In our introduction to continuity and curvature in SOLIDWORKS (Part 1), we discussed the concepts of continuity, tangency, and curvature and used them to establish a 2-dimensional definition of C-0 (Contact), C-1 (Tangent), and C-2 (Curvature) continuity. In this blog, part 2, we will focus on these concepts in a 3-dimensional context inside of SOLIDWORKS and the tools we can use to analyze them.
Below are the sketches from Part 1 that we used to discuss discontinuity, C-0 continuity, C-1 continuity, and C-2 continuity. Looking back on this, we can see that these are cumulative ideas. We begin with contact continuity (C-0) and then move onto tangent continuity (C-1). From there, we use a variable-curvature entity like a spline to establish curvature continuity (C-2).
Discontinuous Contact Continuity (C-0) Tangent Continuity (C-1) Curvature Continuity (C-2)
Continuing this discussion, we will add a dimension by making the jump from sketches to surfaces. After all, we are predominately working on 3-D in SOLIDWORKS, so it is appropriate that we focus on 3D surfaces instead of 2D sketches.
As a 3D CAD software, SOLIDWORKS uses surfaces to represent the shape of our designed parts. These surfaces define the boundary of our parts and when their edges meet to create an enclosed volume, they can be defined as a solid. It is the concept of surfacing that allows us to create 3D models inside of SOLIDWORKS. In this document, the term “surface” refers to any face of a SOLIDWORKS part – not specifically to surface features and operations.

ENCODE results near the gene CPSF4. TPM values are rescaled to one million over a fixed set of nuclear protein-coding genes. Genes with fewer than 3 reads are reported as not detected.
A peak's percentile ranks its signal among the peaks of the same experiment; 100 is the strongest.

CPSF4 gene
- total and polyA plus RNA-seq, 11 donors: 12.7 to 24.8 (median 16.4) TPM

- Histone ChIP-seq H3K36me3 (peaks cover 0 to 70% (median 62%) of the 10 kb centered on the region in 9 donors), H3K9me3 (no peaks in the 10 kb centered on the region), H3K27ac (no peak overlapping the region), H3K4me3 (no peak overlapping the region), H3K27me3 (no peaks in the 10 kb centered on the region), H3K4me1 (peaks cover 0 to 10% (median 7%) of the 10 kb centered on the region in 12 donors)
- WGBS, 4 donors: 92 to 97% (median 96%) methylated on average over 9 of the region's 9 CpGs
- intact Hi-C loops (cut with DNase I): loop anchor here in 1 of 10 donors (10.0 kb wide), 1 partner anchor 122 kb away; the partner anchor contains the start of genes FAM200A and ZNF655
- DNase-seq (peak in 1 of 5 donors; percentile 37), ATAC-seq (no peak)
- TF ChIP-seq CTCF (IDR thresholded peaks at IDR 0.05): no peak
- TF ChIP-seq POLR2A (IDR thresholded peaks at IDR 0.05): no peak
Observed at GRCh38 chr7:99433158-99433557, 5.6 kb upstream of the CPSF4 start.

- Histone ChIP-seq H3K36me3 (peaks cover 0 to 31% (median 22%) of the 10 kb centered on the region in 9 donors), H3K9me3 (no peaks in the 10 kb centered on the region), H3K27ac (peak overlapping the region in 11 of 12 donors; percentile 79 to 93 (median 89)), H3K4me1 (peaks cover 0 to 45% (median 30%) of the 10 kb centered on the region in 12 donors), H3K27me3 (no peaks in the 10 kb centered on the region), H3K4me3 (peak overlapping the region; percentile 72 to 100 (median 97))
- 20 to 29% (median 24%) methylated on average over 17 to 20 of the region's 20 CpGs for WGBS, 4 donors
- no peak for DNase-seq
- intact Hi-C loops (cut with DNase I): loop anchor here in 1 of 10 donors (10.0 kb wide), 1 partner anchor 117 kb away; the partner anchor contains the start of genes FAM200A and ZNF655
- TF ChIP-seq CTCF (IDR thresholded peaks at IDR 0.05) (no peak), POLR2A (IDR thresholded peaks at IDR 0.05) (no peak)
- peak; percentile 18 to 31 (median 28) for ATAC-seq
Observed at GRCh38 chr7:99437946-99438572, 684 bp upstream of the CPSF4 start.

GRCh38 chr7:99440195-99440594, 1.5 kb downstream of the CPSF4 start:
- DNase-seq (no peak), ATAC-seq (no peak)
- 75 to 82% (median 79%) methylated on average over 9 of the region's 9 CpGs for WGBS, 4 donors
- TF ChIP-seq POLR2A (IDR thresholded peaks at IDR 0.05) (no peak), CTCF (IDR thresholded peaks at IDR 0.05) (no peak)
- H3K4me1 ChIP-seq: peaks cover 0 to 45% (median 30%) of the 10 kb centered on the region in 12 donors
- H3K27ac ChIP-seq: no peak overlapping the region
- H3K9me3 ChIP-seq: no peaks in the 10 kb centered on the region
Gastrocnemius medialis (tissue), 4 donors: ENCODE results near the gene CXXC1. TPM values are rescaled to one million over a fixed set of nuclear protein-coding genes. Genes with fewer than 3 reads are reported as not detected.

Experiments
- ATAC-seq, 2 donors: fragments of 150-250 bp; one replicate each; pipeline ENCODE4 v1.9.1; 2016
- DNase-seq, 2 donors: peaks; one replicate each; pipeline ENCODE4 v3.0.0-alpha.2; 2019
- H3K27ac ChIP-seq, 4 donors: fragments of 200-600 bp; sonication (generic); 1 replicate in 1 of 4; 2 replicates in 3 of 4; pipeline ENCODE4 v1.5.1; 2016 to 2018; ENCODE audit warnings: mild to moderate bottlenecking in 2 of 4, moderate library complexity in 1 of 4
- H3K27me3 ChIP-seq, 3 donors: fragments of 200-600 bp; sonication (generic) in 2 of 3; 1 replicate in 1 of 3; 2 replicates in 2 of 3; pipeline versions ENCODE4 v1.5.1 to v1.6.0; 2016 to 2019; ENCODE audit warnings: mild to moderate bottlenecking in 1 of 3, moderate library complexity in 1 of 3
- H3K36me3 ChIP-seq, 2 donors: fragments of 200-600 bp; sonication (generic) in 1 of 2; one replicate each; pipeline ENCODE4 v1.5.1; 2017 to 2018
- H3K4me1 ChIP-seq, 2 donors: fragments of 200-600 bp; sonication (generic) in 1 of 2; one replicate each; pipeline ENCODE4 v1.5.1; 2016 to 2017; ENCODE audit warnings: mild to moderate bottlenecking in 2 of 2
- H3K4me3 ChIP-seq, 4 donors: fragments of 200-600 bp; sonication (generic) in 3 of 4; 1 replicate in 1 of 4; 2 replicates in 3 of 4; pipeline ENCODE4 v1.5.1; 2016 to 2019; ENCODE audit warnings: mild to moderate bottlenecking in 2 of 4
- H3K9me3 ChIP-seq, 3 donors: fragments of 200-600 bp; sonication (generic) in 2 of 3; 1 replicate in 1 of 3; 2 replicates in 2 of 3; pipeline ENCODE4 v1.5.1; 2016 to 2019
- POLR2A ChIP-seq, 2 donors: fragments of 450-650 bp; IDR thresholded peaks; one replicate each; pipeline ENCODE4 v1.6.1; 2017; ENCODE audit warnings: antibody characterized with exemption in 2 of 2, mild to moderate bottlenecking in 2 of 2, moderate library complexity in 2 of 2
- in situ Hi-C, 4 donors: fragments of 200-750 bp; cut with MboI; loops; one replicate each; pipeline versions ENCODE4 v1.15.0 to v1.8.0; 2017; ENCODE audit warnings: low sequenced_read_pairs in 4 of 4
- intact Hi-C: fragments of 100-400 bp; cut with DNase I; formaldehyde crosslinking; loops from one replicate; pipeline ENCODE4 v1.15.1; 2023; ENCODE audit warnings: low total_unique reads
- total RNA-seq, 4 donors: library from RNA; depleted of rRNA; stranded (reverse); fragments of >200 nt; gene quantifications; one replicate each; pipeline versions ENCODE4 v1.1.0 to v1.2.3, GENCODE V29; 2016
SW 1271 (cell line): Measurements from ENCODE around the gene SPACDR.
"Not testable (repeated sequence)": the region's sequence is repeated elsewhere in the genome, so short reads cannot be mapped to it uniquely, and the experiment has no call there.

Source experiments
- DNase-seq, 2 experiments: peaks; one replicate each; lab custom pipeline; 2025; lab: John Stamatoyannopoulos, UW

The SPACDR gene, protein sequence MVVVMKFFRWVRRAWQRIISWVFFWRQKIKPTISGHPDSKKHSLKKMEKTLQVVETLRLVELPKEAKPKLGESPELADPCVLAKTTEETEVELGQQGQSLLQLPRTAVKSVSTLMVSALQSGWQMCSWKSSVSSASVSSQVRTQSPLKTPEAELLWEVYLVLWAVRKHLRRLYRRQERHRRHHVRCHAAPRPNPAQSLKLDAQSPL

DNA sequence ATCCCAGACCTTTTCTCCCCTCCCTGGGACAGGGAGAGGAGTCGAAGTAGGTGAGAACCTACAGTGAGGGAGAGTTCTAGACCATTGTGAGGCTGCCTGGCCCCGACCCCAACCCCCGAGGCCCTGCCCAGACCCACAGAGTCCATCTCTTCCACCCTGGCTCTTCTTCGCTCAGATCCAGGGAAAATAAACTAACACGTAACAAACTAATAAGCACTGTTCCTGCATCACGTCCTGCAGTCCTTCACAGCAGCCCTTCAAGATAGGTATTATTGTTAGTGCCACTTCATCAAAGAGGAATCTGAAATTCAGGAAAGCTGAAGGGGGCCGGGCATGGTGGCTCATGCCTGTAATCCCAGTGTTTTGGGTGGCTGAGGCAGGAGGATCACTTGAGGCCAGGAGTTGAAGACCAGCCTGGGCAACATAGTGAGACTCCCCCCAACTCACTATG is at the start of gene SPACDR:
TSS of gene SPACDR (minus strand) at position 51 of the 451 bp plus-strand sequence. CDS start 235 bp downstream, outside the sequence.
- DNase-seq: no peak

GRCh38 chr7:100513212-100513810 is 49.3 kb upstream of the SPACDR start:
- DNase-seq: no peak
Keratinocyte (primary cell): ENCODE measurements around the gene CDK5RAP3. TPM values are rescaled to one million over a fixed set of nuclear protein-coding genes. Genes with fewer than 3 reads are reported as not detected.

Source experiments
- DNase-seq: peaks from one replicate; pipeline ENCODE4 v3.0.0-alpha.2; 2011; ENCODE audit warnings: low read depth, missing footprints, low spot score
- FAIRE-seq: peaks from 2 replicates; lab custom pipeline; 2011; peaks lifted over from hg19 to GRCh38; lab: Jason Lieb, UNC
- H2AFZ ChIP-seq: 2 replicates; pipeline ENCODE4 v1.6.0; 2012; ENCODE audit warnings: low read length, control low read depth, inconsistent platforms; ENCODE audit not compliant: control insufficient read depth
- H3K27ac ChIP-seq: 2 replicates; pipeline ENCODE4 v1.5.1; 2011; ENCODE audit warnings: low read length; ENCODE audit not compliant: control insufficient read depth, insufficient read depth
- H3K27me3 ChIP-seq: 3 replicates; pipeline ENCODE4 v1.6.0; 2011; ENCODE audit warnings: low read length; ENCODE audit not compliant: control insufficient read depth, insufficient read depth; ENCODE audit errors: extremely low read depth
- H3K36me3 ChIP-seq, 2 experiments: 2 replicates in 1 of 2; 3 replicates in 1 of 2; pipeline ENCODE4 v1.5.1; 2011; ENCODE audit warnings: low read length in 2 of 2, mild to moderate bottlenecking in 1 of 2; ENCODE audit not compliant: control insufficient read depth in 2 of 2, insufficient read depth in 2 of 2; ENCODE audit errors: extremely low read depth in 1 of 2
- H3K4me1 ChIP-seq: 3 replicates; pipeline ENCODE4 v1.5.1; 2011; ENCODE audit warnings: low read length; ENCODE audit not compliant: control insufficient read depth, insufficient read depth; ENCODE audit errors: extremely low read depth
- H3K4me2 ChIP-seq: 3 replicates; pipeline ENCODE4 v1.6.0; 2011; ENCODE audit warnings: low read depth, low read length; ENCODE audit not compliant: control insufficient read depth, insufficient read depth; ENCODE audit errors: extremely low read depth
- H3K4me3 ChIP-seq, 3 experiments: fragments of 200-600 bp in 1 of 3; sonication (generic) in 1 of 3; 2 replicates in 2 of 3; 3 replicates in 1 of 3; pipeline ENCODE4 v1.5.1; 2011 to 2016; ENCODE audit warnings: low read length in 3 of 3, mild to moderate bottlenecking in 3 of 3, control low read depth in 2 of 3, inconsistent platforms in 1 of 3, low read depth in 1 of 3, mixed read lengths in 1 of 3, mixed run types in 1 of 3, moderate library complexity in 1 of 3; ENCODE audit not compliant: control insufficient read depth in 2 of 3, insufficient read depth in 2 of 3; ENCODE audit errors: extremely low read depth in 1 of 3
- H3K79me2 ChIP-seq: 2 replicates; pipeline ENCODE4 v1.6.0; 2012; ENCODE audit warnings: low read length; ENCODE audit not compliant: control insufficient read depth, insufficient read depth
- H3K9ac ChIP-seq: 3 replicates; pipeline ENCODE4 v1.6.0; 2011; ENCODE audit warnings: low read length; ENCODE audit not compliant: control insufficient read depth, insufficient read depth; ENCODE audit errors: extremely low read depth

When we start analyzing these 3-dimensional surfaces, the topic of curvature and continuity can seem a little more complicated than it was in 2D. The concepts remain the same, but instead of curvature being related to the circular (2D) radius or our sketch entities, it is related to the spherical (3D) curvature of the surfaces – or in other words, the largest sphere that could be tangent to the surface at that location. Beyond that change, our rules for C-0, C-1, and C-2 continuity remain the same as they were in a 2-dimensional context.
Spheres representing the local spherical radius of a surface
When our sketches contain C-2 continuous contours, it follows that the features/surfaces created with them will contain some level of C-2 surface continuity. However, in a few features/surfaces, there are explicit options to control the continuity between the feature/surface and what it comes in contact with. In these options, C-0 is denoted by the words “Contact” or “None” (usually chosen automatically), C-1 is referred to as “Tangent” or “Tangency to Face”, and C-2 is referred to as “Curvature” or “Curvature to Face”. In the properties of the following, you will be able to select these continuity conditions:
We’ve now established an understanding of curvature in a 3-dimensional context. The next part of this series will focus on analyzing and identifying the continuity conditions of our parts.
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